To borrow the title of an old post on Wired’s website, Gut Bacteria Affect Almost Everything You Do (for more, also check out this graphic of your personal biome). Accordingly a new study out of the Universidad de León deserves some notice.

The study, to be published in Biochimie, examined the fecal bacteria of 32 people: 10 with untreated celiac disease and 11 each with treated celiac disease (read: on a gluten-free diet) and with no celiac disease. According to the abstract, the intention was to, “evaluate the differences in the intestinal microbiota between adults with CD and healthy individuals.”

The study found that by and large, the dominant microbial communities of the treated celiac population and the healthy population matched. However, differences were noted in the levels of acetic, propionic and butyric acids, as well as short chain fatty acids. There were also different levels of Lactobacillus and Bifidobacterium, both between treated and untreated celiacs and sometimes between treated celiacs and “healthy” individuals.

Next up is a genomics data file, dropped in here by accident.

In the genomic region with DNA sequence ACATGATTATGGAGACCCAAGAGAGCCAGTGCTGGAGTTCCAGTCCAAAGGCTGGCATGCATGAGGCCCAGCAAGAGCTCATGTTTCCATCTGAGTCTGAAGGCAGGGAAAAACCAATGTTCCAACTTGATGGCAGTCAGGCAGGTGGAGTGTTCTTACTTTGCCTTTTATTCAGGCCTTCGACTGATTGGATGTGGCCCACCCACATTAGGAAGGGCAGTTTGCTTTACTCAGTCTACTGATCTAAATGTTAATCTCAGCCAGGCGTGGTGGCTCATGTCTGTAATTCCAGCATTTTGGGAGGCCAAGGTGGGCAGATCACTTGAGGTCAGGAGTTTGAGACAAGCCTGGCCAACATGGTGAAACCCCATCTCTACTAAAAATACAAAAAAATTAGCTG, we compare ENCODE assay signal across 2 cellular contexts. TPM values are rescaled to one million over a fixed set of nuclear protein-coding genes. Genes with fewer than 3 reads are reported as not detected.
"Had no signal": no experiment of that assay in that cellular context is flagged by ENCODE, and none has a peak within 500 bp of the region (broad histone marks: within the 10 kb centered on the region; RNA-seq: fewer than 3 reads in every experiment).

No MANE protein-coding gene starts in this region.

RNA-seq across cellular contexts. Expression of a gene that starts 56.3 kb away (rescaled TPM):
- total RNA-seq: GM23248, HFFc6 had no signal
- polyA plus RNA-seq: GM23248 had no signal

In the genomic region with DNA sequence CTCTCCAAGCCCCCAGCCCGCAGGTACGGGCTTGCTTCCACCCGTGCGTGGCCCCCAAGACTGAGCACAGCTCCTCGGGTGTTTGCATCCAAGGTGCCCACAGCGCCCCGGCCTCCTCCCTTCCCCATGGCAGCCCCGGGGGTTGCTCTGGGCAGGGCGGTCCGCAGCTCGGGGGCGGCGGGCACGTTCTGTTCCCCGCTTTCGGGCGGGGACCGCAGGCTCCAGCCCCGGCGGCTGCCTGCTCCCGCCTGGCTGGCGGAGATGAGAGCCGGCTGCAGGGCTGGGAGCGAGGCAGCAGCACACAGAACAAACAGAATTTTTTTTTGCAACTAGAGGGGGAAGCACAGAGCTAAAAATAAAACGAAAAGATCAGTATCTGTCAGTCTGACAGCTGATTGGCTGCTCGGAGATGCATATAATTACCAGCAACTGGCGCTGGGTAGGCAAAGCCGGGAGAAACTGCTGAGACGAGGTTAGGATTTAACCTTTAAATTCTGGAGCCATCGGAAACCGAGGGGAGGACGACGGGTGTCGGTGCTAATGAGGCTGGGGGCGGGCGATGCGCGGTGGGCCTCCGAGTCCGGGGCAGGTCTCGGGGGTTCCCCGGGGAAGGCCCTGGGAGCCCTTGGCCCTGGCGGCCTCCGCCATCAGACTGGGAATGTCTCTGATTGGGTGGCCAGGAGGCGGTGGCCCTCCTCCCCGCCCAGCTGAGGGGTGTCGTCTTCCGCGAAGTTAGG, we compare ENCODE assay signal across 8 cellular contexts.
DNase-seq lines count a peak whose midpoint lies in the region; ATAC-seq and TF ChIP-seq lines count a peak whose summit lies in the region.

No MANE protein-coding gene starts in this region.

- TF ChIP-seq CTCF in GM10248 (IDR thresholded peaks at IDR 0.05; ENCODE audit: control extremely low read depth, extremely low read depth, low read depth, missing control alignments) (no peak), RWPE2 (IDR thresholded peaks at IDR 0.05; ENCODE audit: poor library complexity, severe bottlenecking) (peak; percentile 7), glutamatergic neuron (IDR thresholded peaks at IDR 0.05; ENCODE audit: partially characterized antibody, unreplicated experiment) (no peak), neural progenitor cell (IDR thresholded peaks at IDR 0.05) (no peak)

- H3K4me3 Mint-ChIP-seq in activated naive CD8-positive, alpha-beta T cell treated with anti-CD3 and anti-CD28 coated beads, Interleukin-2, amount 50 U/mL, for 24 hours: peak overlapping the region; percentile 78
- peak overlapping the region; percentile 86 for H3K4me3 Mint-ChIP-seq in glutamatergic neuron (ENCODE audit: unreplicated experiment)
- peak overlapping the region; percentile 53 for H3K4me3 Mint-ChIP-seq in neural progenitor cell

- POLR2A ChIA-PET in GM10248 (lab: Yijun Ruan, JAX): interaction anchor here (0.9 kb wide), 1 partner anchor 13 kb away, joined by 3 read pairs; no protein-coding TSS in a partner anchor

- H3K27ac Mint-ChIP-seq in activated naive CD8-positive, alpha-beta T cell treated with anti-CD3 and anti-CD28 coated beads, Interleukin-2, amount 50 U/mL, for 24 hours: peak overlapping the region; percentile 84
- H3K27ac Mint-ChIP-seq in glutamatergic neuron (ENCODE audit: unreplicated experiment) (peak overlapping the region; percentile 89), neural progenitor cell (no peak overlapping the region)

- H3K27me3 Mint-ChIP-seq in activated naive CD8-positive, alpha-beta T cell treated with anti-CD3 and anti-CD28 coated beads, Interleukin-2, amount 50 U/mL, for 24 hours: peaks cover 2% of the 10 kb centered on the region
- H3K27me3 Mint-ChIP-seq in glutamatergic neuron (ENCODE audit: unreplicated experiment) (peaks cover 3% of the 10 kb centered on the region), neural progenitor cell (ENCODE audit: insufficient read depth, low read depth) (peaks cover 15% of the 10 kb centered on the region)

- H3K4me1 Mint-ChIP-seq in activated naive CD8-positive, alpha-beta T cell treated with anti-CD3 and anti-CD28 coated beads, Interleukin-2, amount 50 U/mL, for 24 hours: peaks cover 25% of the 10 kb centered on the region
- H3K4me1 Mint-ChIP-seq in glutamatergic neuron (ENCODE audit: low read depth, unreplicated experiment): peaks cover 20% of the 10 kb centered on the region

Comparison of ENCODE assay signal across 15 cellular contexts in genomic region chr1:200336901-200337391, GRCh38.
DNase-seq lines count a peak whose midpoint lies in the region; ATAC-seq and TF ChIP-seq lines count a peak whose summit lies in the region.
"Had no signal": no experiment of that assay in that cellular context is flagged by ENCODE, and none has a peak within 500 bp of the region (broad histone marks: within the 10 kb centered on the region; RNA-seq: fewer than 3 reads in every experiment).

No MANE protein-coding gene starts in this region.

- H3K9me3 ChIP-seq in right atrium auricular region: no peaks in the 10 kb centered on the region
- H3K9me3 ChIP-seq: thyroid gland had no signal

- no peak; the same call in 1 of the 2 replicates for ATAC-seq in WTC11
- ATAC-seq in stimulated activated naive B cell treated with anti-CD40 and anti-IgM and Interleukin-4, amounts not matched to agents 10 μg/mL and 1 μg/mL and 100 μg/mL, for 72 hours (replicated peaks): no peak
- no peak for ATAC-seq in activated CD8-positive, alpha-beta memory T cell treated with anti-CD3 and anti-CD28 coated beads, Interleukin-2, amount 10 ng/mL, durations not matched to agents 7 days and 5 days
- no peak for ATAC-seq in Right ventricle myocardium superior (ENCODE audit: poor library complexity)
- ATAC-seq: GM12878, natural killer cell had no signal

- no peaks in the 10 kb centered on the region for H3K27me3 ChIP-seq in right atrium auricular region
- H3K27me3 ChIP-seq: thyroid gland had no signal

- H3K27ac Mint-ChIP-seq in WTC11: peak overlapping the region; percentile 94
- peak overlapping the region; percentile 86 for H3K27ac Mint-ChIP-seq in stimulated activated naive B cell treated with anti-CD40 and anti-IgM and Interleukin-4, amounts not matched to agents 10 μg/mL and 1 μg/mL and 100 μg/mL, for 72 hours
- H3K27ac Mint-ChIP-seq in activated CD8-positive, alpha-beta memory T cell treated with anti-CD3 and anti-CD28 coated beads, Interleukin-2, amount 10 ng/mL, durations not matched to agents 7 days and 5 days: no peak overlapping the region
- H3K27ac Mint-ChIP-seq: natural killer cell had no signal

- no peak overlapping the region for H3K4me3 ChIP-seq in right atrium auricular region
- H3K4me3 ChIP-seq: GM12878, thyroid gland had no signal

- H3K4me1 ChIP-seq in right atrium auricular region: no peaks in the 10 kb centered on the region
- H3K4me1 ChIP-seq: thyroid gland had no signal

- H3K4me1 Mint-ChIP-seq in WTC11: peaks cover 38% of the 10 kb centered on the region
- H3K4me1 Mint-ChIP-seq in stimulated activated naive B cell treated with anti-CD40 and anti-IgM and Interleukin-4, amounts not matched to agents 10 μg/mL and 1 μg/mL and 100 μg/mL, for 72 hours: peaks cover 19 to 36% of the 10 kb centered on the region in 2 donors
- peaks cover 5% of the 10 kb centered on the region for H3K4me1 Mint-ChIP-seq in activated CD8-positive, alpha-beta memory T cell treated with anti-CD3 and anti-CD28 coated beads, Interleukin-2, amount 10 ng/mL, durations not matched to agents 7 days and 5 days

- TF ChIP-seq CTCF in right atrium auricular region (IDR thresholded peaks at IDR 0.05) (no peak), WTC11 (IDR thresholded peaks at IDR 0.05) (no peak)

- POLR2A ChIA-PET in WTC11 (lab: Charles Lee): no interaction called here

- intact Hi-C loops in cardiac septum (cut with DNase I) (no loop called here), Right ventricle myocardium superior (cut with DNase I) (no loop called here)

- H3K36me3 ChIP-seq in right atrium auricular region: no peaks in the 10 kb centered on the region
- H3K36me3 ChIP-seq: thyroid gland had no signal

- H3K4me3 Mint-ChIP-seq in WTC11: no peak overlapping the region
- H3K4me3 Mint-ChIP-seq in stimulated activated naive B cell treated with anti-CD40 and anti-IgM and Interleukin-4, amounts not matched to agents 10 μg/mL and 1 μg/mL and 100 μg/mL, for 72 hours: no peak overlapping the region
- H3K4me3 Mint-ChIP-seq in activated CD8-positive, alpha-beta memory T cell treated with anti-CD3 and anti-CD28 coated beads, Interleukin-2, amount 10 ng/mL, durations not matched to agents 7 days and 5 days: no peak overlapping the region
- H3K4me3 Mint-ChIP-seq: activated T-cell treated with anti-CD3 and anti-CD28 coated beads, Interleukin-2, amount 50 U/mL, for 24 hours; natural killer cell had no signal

As celiac.com’s write up of the study notes,

“We can take from this study that gluten-free diets help to lower both the presence and diversity of bacteria associated with celiac disease. A gluten-free diet does not ‘fix’ the presence of short-chain fatty acids in the intestines though, even though it is not entirely clear what these acids signal as to the health of the individual.”

There are many reasons why probiotics are considered healthy, for people with celiac disease and not. And, given that the intestines of a person with celiac disease (especially if new to theGF diet) are potentially compromised, it might be a good idea to increase your intake of foods containing probiotics (yogurt, kefir, kim chi, sauerkraut, miso, etc) or possibly a probiotic supplement.

Do you actively choose foods containing probiotics? If so, do you notice a difference in your health?